Climate diplomats’ jaws dropped collectively to the floor when they learned earlier this year that of all people, oil CEO Sultan Al Jaber would become the next president of the UN climate conference  – COP28. Al Jaber heads the Abu Dhabi National Oil Company, the world’s third largest expander of fossil fuels

Today, these climate diplomats and about 40 ministers from across the globe gather in Berlin for the Petersberg Dialogue. This meeting, hardly known outside of diplomatic circles, is an essential part of the road to COP28: Here key ministers and diplomats will identify priorities for the big climate conference later in Dubai. Equitable phase out of fossil fuels and renewable energy targets are both on the agenda. Ministers must make good use of this opportunity and lay out clear expectations:

To keep global heating to 1.5°C, COP28 must deliver a cover decision to equitably phase out all fossil fuels – coal, oil, and gas – and establish the goal to install 1.5 Terawatt (TW) of renewable energy yearly for 2030 and beyond. 

COP28 is also the moment of the first Global Stocktake – the big, collective assessment of where we are at in reaching the goals of the Paris Agreement. Spoiler alert! Way off. UN climate chief Simon Stiell has highlighted the urgent need for a “course correction”. The logical conclusion can only be to address the root cause of the climate crisis, fossil fuels while also providing an ambitious 2030 target for the solution, renewable energy.

Therefore, COP28 must agree in its cover decision to

  • just and equitably phase-out of all fossil fuels, coal, oil and gas before 2050, with significant reductions to be achieved in line with the need to reduce emissions by at least 43% by 2030 compared to 2019 to reach the 1.5°C target
    • alongside an urgent and just phase-out of all fossil-fuel subsidies and other harmful subsidies.
    • Acknowledge that reducing the carbon intensity of fossil fuel production is insufficient, as the vast majority of emissions associated with fossil fuels are those resulting from them being burned, and so it is possible to reduce carbon intensity while increasing total climate pollution. 
  • Decide to set a global target to yearly install 1.5 Terawatt of Renewable Energy globally from 2030 onwards, including subgoals for wind and solar energy, 
    • Including also an energy efficiency, the by far largest short-term and mid-term technological cost-effective options for meeting the 1.5°C pathway as shown recently by the IPCC.

Both goals must be underpinned by real finance and establish accountability and concrete follow-up to implement these goals. The Mitigation and Just Transition Work Program of the UNFCCC can harbor such follow-up and ensure accountability. Just Energy Transition Partnerships and the concomitant finance commitments must be aligned with these goals.

We know that investment needs for 1.5 C trajectories require about a tripling globally to USD 4.5 trillion annually for the clean energy efficiency and renewable energy objectives as assessed by IPCC and IEA recently.  This sounds a lot, but these are investments and not costs. Such investment bring a multitude of returns, environmentally, socially and economically with reduced fossil fuel import prices, significantly declined health costs and avoided externalities from climate damages and conventional air pollution by fossil fuels which are larger than these investments as outlined by the IMF, not exactly a radical climate organization.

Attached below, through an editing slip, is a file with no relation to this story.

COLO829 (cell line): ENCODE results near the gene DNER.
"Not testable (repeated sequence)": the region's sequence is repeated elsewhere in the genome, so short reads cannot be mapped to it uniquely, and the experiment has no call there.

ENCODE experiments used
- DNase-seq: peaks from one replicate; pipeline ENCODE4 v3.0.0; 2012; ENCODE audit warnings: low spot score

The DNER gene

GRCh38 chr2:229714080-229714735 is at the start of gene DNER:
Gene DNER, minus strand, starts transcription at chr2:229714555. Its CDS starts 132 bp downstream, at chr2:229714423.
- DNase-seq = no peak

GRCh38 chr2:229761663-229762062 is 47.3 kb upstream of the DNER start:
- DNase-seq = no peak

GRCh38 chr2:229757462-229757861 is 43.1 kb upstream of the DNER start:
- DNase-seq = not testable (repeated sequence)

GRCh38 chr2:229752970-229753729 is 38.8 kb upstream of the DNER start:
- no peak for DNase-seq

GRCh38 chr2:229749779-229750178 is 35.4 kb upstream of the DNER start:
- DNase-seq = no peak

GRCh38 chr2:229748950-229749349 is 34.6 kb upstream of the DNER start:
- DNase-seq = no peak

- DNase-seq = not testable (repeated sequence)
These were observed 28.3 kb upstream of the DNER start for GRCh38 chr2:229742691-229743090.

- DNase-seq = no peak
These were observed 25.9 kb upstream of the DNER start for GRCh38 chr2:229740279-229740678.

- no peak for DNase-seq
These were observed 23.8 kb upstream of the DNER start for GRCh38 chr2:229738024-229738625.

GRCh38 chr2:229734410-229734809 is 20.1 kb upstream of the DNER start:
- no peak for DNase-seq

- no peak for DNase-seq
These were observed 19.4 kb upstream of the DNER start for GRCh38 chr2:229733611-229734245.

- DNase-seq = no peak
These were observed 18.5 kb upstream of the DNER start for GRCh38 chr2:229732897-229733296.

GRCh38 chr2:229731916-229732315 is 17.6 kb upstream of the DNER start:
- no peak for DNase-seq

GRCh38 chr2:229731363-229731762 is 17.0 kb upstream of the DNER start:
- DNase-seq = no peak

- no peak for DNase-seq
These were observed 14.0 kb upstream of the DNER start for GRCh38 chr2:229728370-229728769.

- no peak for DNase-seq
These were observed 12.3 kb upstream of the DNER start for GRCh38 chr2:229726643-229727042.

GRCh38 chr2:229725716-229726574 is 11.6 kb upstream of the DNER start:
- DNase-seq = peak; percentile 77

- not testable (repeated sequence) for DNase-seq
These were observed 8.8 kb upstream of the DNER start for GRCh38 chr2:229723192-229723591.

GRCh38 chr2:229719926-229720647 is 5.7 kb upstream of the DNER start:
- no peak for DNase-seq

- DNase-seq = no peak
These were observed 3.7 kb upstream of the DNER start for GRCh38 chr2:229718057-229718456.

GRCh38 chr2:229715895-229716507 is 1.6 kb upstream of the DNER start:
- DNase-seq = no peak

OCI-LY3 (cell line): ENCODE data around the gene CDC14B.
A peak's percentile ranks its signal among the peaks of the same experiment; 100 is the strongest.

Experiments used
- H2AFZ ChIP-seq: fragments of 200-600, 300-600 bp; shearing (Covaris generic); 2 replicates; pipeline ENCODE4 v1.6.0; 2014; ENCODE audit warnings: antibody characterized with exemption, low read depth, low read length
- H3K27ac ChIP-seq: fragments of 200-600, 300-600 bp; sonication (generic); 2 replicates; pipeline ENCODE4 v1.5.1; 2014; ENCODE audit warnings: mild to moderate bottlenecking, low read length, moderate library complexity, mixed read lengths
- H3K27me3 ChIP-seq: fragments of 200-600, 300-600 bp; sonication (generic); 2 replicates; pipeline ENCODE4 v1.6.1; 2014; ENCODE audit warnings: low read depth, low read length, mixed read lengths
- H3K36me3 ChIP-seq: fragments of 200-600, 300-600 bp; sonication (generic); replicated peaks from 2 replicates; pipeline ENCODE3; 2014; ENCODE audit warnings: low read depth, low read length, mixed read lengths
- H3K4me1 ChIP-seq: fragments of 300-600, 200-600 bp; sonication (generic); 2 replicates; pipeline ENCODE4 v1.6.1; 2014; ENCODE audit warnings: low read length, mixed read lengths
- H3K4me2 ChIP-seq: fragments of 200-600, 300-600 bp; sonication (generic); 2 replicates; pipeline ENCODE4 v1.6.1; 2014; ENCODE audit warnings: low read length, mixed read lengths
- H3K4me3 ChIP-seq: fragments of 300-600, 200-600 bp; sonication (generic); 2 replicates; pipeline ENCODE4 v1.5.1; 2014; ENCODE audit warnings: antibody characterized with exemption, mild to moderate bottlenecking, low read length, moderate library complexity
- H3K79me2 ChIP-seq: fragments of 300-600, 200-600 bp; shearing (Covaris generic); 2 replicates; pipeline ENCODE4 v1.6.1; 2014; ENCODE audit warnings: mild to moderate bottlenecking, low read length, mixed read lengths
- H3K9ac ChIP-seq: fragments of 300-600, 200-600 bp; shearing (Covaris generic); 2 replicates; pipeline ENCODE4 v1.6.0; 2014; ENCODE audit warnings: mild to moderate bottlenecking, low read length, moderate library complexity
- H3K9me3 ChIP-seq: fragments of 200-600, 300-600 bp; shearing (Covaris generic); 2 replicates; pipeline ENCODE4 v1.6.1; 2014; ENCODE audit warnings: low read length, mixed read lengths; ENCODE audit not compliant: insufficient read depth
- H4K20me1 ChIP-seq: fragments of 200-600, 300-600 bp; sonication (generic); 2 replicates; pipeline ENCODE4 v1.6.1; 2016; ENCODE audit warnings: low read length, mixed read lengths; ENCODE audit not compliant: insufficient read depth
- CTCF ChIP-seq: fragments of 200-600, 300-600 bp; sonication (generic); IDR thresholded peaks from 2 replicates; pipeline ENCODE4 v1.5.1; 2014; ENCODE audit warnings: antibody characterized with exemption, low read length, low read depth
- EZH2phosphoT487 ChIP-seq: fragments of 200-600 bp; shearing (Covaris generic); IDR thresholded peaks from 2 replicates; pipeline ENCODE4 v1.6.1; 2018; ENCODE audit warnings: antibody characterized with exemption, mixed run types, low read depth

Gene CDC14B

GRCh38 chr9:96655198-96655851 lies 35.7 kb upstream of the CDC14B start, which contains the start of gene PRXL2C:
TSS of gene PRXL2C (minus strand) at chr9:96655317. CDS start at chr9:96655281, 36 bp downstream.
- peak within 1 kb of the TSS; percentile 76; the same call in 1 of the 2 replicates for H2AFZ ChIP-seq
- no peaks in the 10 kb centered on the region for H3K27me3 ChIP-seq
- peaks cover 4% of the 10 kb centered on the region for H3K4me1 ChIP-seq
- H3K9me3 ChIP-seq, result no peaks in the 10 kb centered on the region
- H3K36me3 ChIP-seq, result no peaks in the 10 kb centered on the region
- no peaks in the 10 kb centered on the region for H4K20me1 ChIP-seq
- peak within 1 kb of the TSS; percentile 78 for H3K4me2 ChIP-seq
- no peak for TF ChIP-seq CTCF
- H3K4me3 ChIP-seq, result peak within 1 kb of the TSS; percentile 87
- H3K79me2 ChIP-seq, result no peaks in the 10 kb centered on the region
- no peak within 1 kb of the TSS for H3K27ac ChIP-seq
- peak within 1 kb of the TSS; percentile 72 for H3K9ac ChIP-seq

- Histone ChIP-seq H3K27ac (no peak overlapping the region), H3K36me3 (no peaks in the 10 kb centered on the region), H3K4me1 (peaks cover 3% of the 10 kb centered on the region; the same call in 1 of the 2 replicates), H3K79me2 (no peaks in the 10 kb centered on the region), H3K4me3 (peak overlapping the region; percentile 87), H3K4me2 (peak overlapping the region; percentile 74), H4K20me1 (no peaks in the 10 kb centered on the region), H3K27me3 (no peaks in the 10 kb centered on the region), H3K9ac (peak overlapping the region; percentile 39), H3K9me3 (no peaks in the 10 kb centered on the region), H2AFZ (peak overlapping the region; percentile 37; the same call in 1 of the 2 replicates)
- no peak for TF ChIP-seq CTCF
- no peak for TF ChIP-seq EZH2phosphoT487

But what are the chances to land the much-needed fossil fuel phase-out and an ambitious renewable target at COP28 in Dubai?

At the last climate conference in Egypt, over 80 countries demanded the phase-out of all fossil fuels. Yet, the Egyptian COP Presidency comfortably hid behind very few blockers, like Saudi Arabia and Russia. The Russian negotiator stated the world could not afford to phase out fossil fuels “to not worsen the energy situation” – we assume without any irony. For the oil CEO COP28 president to not be able to again hide behind the same few blockers with vested interests, negotiators must go a step further and form a strong united coalition for a cover decision to phase out all fossil fuels and an ambitious renewable target. Having the support of more than  80 countries is a strong basis to achieve this.

Countries like Kenya and Colombia have emerged as renewable energy champions. What’s more, an increasing number of countries demand a 2030 landmark renewable target. The EU, and namely countries like Denmark and Germany (the Petersberg co-host) came forward to suggest 1TW yearly installment by 2030.

This is a step in the right direction yet falls short of what is needed. The IEA energy scenario in line with 1.5°C suggests 1.2TW. However, this scenario includes the growth of unsustainable biomass, nuclear and energy-related CCS. The world can’t afford to fall for false, expensive solutions and dangerous distractions. We need 1.5TW of clean renewable energy to limit global warming to 1.5 degrees.

The recent IPCC was a final wake-up call for the decisive decade. Sultan Al Jaber so far has rather hit the snooze button. It’s long past time for Al Jaber to wake up.